An Impossible Marriage ?
Married to Tolstoy. By Cynthia Asquith. (Hutchinson, 30s.)
THE bother with the story of the Tolstoys' mar- riage is that everything is on such an uncomfort- able scale. Tolstoy, of course, never did things by halves. His debaucheries were more thorough than other men's, his repentances correspond- ingly more intense. He enjoyed life more pas- sionately, and he feared death more urgently. He also loved most deeply and suffered more deeply in love. Inevitably for Tolstoy matrimony was a drama of epic dimensions. Every aspect of it was heightened—the bliss of the early days' the passion that lasted into late old age, the joys of prolific parenthood, the grief of bereavements' and the tensions and quarrels. It is as if every' thing that has ever happened in every marring° were concentrated into this single case. As once again we read the story we find our selves asking the same old questions. Would the final tragedy have been averted if the TolstoYs had possessed a greater sense of privacy (in the a last year no fewer than seven observers, prt from the Tolstoys themselves, were keeping copious diaries)? Would it have helped if Talstcl had made fewer demands on Sonia's allegiance.° his religious views, or if Sonia could have been more tolerant of them? Or was marriage with genius like Tolstoy impossible, and a tragic N' lision between two such temperaments inevit. 11, able? In all fairness could Sonia under the circumstances have avoided some kind of mental breakdown—or Tolstoy done anything else On Ill
e to I, leave her? In spite of all this is it possible
doubt that to the very end husband and e loved each other deeply and sincerely? And b admitting this must we conclude that in stteli cases love is not enough? This book answers none of these questions, ei and really what is the point—I for one czon ot b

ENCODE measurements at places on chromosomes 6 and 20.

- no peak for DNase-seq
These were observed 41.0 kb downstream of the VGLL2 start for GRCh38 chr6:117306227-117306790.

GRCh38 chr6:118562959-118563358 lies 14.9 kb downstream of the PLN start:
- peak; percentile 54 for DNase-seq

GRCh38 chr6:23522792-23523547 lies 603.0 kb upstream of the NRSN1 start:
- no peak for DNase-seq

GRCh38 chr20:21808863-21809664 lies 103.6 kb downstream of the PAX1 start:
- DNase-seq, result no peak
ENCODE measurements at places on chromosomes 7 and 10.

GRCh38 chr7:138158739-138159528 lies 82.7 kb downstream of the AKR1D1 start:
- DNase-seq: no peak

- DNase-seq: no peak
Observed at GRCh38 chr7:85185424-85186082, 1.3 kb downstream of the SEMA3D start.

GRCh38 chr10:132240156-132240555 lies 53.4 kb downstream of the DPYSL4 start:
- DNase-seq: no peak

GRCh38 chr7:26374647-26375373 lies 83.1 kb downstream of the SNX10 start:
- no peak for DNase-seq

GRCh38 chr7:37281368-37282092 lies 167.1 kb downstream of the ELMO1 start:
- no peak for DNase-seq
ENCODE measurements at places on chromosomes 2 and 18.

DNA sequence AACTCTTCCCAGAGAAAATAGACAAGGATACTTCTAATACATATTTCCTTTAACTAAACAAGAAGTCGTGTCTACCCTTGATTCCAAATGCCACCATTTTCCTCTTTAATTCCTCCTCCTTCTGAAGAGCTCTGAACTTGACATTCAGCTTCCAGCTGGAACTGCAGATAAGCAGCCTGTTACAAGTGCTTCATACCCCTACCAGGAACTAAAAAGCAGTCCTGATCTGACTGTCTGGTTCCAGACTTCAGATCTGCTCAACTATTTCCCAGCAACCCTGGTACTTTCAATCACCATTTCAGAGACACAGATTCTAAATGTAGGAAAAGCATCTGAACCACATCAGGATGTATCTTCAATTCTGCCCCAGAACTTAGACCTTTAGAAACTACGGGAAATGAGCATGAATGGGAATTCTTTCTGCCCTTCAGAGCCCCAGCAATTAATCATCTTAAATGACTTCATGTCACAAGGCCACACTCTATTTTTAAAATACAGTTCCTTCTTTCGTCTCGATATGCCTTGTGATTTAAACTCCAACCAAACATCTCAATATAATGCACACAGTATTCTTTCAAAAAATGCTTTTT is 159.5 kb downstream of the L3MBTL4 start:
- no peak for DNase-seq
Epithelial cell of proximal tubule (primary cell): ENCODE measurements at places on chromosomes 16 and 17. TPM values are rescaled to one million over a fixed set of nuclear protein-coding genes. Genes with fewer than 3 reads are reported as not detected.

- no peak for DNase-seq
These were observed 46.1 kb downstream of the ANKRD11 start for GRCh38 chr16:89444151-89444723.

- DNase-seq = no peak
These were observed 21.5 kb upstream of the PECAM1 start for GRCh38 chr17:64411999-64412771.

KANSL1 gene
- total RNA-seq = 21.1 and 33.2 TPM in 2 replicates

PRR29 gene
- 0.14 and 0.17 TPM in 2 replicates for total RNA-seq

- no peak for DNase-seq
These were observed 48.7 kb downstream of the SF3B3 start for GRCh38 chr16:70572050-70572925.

help feeling—of telling the painful story once r,
more? In her preface the late Lady CY1111119 Asquith calls herself 'a self-appointed Counsel
for the Defence.' She is, however, too fair' p
minded to see .only Sonia's side of the questicIri; f; She does not conceal, for example, that she ha
early shown symptoms of mental instability. °1
gloss over what she calls 'the nauseating tone ° Sonia's diary' in the latter 'demented days.' She is just to tolstoy in pointing out that he was never as dogmatic as his joyless followers, that time after, time, quite simply and naturally, he allowed instinct and emotion to override theory, that he made genuine efforts to adjust himself to Sofia's point of view. She admits that to the end he retained what Sonia so notably lacked, a Pose of humour and a sense of fun. There are, H. is true, some shrewd and timely comments "'cll the woman's point of view on Sonia's many
trials. But there is nothing in the book that has not been said a dozen times before.
It is, after all, the magnitude of Tolstoy's genius that gives the personal story its scale, and as the fiftieth anniversary of his death in the stationmaster's house at Astopovo approaches, surely it is this that needs further attention rather than the private miseries? As Tolstoy himself said, the best part of a writer is to be found in